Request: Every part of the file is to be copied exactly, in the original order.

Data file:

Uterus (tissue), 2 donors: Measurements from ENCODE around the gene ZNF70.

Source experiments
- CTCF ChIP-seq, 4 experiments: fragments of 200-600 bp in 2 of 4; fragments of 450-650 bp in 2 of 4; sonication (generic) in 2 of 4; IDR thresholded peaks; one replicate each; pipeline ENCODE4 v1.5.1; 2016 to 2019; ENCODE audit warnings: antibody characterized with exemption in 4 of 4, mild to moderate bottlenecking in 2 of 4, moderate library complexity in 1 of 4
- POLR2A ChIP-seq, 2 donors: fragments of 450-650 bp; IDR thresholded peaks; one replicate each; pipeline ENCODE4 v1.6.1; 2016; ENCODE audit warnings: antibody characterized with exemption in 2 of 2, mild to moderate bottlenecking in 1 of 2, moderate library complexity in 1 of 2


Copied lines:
Uterus (tissue), 2 donors: Measurements from ENCODE around the gene ZNF70.

Source experiments
- CTCF ChIP-seq, 4 experiments: fragments of 200-600 bp in 2 of 4; fragments of 450-650 bp in 2 of 4; sonication (generic) in 2 of 4; IDR thresholded peaks; one replicate each; pipeline ENCODE4 v1.5.1; 2016 to 2019; ENCODE audit warnings: antibody characterized with exemption in 4 of 4, mild to moderate bottlenecking in 2 of 4, moderate library complexity in 1 of 4
- POLR2A ChIP-seq, 2 donors: fragments of 450-650 bp; IDR thresholded peaks; one replicate each; pipeline ENCODE4 v1.6.1; 2016; ENCODE audit warnings: antibody characterized with exemption in 2 of 2, mild to moderate bottlenecking in 1 of 2, moderate library complexity in 1 of 2